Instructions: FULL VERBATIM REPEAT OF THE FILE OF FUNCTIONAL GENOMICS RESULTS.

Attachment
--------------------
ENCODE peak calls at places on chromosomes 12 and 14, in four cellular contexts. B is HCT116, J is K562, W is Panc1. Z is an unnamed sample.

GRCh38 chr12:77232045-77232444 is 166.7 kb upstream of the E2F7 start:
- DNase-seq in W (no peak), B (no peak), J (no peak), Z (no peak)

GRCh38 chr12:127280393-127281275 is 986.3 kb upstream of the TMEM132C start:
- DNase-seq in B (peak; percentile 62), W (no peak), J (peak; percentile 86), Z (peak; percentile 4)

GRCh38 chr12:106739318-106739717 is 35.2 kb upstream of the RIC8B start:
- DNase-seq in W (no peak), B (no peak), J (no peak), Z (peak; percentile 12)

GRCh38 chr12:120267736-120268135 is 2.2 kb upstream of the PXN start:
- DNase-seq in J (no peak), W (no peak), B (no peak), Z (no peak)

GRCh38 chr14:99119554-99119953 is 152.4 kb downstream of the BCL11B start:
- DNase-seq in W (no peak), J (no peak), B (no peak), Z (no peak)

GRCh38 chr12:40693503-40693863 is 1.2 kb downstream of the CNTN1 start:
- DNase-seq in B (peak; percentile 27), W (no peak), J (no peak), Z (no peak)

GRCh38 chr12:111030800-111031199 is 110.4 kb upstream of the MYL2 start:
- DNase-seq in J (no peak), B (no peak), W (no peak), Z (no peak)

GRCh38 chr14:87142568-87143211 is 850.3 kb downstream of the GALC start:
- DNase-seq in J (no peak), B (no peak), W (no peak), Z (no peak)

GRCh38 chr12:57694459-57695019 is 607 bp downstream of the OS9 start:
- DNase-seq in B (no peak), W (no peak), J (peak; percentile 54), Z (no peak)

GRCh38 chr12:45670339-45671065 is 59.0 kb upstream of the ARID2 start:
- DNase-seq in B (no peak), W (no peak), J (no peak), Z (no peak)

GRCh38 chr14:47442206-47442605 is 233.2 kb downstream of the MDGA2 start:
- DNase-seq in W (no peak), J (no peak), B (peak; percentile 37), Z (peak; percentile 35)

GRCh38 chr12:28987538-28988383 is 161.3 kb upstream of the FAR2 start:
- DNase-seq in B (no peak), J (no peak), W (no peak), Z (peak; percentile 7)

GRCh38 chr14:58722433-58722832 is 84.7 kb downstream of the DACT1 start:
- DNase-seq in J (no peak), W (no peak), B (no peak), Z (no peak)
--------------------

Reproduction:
ENCODE peak calls at places on chromosomes 12 and 14, in four cellular contexts. B is HCT116, J is K562, W is Panc1. Z is an unnamed sample.

GRCh38 chr12:77232045-77232444 is 166.7 kb upstream of the E2F7 start:
- DNase-seq in W (no peak), B (no peak), J (no peak), Z (no peak)

GRCh38 chr12:127280393-127281275 is 986.3 kb upstream of the TMEM132C start:
- DNase-seq in B (peak; percentile 62), W (no peak), J (peak; percentile 86), Z (peak; percentile 4)

GRCh38 chr12:106739318-106739717 is 35.2 kb upstream of the RIC8B start:
- DNase-seq in W (no peak), B (no peak), J (no peak), Z (peak; percentile 12)

GRCh38 chr12:120267736-120268135 is 2.2 kb upstream of the PXN start:
- DNase-seq in J (no peak), W (no peak), B (no peak), Z (no peak)

GRCh38 chr14:99119554-99119953 is 152.4 kb downstream of the BCL11B start:
- DNase-seq in W (no peak), J (no peak), B (no peak), Z (no peak)

GRCh38 chr12:40693503-40693863 is 1.2 kb downstream of the CNTN1 start:
- DNase-seq in B (peak; percentile 27), W (no peak), J (no peak), Z (no peak)

GRCh38 chr12:111030800-111031199 is 110.4 kb upstream of the MYL2 start:
- DNase-seq in J (no peak), B (no peak), W (no peak), Z (no peak)

GRCh38 chr14:87142568-87143211 is 850.3 kb downstream of the GALC start:
- DNase-seq in J (no peak), B (no peak), W (no peak), Z (no peak)

GRCh38 chr12:57694459-57695019 is 607 bp downstream of the OS9 start:
- DNase-seq in B (no peak), W (no peak), J (peak; percentile 54), Z (no peak)

GRCh38 chr12:45670339-45671065 is 59.0 kb upstream of the ARID2 start:
- DNase-seq in B (no peak), W (no peak), J (no peak), Z (no peak)

GRCh38 chr14:47442206-47442605 is 233.2 kb downstream of the MDGA2 start:
- DNase-seq in W (no peak), J (no peak), B (peak; percentile 37), Z (peak; percentile 35)

GRCh38 chr12:28987538-28988383 is 161.3 kb upstream of the FAR2 start:
- DNase-seq in B (no peak), J (no peak), W (no peak), Z (peak; percentile 7)

GRCh38 chr14:58722433-58722832 is 84.7 kb downstream of the DACT1 start:
- DNase-seq in J (no peak), W (no peak), B (no peak), Z (no peak)